Generally, says Anne Villabra, a UAE-based Zara product manager, sizes come up small because they're based on petite Spanish women. So Villabra says they often request greater stock of bigger sizes from Zara's Spanish warehouses for their stores out here. "We need more extra-large and for the trousers we get 42, 44 and even 46," she explains. Zara shoes are a constant source of bitterness to larger-footed women, because they come up in tiny sizes. I am a UK size 8, but can barely wriggle my toes into a pair of green satin heels in a 41. Do all Spanish women have chic, tiny feet too?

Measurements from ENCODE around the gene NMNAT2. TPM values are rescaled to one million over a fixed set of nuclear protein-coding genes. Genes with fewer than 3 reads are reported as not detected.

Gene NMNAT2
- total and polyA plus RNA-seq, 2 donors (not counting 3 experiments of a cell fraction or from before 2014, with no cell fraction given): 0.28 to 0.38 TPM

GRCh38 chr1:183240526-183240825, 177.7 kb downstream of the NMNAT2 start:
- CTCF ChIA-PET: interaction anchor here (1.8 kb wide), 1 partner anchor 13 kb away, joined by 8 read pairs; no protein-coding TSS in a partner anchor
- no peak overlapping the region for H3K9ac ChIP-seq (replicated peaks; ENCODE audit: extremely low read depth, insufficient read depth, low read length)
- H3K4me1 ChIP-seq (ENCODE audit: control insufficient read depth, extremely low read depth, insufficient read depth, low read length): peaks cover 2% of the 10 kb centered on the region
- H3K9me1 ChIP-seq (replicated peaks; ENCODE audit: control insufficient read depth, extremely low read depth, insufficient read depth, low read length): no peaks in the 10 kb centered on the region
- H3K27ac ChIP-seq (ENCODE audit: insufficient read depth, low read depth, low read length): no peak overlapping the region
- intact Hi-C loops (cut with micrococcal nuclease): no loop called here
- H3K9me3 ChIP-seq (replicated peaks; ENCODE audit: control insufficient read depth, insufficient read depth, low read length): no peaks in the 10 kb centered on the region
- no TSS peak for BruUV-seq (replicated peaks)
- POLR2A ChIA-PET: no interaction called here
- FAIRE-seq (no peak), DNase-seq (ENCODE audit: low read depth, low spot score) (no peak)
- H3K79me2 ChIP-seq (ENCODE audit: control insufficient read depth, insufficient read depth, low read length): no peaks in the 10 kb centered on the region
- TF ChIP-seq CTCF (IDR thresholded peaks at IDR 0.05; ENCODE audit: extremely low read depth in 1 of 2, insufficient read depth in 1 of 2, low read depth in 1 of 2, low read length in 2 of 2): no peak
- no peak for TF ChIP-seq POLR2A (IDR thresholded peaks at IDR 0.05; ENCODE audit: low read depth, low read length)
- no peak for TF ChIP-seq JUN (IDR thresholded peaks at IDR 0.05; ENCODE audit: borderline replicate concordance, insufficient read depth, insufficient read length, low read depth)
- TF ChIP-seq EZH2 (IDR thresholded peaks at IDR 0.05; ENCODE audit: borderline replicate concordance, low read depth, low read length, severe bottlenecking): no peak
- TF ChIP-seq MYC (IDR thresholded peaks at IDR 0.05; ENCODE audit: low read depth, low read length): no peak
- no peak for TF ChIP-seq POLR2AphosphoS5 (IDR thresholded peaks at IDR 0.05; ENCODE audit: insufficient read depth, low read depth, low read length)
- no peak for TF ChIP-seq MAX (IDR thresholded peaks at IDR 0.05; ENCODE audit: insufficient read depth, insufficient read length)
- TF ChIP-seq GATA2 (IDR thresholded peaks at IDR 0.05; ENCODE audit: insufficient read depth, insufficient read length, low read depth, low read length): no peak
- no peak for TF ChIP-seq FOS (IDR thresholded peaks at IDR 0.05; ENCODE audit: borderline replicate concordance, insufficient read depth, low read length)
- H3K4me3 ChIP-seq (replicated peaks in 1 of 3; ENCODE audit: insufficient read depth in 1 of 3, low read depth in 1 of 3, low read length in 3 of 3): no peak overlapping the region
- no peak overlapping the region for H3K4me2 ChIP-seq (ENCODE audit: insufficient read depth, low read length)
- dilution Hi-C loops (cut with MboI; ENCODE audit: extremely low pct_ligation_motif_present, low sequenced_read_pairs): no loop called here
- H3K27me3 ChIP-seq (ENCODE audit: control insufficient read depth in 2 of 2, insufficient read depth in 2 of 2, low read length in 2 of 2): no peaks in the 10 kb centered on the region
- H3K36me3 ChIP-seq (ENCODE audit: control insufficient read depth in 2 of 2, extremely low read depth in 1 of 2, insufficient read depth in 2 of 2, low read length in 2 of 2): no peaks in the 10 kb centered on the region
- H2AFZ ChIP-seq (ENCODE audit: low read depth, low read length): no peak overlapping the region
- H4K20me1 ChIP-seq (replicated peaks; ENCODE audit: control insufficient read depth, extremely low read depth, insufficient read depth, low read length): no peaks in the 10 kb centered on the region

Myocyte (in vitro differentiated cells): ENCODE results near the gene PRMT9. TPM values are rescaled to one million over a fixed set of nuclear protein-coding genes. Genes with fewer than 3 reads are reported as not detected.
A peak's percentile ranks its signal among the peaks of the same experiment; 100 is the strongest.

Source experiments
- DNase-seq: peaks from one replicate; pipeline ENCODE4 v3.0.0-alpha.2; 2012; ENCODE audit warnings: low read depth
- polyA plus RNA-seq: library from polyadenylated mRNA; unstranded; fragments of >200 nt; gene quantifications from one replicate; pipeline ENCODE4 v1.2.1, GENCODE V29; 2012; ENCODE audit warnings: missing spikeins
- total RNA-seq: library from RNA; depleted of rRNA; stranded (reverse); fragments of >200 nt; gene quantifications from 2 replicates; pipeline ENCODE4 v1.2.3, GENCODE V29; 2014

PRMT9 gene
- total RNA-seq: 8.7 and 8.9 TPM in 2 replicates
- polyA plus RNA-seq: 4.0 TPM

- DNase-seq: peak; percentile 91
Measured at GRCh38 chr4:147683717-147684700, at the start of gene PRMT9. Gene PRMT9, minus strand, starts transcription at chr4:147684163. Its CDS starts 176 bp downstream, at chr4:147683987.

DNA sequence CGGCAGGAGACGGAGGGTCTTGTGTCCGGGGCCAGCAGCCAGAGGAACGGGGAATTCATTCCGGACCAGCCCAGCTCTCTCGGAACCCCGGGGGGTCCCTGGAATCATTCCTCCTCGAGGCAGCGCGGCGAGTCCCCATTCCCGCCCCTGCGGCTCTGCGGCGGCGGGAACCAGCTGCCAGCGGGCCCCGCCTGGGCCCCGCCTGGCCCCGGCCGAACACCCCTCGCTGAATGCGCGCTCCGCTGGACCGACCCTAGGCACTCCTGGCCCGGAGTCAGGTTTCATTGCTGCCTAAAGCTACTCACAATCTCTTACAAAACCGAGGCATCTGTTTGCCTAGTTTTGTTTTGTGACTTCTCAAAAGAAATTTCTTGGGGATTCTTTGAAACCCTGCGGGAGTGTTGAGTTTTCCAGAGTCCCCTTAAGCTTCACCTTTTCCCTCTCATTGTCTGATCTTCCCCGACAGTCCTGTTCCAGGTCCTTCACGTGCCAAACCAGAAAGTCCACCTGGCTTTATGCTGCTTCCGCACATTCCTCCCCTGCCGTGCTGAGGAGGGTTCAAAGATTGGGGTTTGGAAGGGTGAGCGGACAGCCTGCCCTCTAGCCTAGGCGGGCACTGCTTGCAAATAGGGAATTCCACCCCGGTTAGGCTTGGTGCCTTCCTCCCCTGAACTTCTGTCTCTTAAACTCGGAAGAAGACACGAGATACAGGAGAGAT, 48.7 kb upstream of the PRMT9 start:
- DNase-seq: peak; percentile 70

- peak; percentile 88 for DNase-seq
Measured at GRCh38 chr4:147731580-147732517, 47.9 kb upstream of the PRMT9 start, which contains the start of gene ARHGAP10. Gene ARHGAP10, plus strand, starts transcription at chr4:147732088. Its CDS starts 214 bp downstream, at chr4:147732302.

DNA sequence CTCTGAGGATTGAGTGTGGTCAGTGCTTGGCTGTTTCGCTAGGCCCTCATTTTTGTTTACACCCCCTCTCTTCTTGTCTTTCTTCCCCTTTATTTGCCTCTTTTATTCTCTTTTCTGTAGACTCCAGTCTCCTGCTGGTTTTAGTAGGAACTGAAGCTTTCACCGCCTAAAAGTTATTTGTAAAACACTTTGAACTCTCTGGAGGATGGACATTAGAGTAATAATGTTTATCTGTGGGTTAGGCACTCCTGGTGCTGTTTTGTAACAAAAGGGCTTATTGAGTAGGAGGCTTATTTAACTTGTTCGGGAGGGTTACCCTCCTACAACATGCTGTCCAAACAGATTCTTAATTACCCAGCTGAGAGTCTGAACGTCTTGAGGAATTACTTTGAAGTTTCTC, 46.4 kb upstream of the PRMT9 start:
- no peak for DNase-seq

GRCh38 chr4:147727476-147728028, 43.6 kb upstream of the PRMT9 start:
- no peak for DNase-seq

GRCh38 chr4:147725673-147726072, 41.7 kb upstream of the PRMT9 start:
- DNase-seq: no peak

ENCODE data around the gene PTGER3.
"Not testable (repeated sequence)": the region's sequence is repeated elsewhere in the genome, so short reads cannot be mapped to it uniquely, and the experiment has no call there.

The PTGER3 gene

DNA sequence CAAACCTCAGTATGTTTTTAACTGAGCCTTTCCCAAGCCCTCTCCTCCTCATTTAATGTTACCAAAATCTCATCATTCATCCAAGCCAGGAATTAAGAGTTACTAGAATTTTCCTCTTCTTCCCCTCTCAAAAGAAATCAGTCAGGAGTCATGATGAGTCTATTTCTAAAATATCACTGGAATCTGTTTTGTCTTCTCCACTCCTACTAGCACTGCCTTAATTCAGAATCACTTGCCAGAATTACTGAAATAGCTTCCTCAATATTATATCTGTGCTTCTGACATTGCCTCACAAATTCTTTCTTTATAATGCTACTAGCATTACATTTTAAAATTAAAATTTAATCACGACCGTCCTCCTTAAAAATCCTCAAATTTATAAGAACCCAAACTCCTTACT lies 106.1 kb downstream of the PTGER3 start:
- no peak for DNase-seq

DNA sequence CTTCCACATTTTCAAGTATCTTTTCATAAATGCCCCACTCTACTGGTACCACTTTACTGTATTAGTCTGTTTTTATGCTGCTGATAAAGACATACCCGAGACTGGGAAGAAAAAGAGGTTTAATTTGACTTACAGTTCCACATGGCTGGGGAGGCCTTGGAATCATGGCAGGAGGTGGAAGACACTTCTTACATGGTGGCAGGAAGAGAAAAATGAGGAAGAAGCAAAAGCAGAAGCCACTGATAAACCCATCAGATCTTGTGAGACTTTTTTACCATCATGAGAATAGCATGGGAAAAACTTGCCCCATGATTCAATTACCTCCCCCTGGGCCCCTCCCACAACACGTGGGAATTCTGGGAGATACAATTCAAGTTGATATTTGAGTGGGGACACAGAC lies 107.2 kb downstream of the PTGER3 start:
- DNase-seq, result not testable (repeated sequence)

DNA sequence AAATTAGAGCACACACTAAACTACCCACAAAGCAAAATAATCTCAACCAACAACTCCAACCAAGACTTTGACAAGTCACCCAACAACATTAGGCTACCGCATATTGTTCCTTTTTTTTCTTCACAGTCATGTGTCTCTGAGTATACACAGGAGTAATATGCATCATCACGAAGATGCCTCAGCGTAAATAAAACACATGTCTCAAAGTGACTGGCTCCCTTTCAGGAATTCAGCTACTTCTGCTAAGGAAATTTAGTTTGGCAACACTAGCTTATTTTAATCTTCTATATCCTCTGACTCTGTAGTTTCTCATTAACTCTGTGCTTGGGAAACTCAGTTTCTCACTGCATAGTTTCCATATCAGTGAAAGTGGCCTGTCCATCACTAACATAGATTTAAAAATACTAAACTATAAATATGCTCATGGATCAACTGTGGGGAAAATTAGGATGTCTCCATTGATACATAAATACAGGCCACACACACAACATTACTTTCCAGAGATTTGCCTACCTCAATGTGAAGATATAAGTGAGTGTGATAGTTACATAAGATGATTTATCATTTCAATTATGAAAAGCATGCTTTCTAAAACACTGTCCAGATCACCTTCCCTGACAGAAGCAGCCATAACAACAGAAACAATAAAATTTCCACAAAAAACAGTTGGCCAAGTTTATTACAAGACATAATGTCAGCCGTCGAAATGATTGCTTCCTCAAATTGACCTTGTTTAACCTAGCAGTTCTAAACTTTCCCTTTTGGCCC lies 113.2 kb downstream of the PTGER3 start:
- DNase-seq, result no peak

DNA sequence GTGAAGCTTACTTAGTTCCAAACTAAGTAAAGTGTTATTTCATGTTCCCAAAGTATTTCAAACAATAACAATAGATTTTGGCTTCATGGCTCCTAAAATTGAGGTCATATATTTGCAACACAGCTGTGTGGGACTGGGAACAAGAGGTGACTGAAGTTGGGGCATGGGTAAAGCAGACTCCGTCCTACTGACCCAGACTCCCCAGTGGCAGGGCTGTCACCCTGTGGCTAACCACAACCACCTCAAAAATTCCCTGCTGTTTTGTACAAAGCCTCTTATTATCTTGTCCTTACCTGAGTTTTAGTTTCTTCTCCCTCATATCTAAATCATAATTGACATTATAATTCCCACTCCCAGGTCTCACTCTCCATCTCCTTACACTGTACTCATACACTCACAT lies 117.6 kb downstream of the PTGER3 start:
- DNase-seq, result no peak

"Yes," says Villabra, laughing, but she adds that people are always asking for bigger shoe sizes in particular so they might be revised soon. Here's hoping. That, at least, is one size increase I'd welcome.